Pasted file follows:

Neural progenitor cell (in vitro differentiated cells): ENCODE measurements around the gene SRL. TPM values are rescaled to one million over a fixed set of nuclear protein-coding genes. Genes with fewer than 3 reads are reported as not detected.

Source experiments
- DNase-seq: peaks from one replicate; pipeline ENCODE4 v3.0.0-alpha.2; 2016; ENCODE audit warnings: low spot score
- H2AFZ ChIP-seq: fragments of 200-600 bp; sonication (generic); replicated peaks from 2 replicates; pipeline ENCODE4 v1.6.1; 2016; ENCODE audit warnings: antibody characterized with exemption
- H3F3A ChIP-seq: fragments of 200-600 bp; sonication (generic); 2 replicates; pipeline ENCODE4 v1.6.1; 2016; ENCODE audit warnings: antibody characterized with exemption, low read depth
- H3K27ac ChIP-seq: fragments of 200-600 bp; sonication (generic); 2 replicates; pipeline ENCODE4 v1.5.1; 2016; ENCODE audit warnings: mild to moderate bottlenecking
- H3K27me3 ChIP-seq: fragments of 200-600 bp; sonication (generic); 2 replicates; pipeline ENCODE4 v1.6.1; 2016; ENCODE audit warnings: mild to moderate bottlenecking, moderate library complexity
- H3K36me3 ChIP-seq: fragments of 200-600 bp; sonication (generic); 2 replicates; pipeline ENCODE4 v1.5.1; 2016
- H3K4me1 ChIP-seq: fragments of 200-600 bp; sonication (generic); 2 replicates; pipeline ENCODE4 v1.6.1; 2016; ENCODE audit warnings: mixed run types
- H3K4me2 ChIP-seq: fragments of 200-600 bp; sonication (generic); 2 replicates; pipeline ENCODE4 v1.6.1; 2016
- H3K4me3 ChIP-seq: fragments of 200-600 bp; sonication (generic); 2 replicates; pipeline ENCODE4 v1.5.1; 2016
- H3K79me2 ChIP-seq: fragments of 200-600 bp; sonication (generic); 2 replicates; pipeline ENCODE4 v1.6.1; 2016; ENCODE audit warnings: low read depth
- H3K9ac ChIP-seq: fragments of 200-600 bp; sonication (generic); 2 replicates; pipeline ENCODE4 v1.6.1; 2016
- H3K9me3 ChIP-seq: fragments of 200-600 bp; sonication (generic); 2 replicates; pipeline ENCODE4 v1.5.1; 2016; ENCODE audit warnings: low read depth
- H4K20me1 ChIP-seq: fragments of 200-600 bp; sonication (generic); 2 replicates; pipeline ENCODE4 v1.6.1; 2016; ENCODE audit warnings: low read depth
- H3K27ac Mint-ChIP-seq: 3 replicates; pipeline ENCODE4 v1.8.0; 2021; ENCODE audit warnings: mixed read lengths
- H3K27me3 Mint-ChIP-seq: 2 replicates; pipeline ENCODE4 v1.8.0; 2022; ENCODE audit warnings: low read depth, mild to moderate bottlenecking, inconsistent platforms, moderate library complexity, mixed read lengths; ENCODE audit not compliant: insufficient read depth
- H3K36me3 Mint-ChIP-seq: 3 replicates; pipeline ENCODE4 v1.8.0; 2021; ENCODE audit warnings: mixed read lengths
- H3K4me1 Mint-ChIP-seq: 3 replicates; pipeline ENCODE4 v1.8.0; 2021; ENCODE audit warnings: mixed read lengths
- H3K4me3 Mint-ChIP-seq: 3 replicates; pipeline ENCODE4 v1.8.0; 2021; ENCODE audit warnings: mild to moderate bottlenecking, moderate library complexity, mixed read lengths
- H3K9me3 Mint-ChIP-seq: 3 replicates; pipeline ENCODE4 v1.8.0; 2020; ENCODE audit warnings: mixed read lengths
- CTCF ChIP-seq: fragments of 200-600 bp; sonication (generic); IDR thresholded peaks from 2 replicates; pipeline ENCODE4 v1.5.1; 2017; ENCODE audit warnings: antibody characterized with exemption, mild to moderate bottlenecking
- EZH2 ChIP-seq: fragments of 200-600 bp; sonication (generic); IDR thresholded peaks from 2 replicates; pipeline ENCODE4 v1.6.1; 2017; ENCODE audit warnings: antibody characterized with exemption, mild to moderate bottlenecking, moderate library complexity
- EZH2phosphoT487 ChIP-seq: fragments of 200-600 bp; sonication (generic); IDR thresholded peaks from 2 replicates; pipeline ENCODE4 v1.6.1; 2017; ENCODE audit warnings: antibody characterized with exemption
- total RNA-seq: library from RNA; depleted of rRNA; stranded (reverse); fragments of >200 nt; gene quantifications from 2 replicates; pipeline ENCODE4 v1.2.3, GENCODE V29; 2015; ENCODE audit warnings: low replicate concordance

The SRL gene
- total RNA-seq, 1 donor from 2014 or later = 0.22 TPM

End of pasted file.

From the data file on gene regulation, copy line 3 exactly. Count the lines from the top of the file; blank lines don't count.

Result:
- DNase-seq: peaks from one replicate; pipeline ENCODE4 v3.0.0-alpha.2; 2016; ENCODE audit warnings: low spot score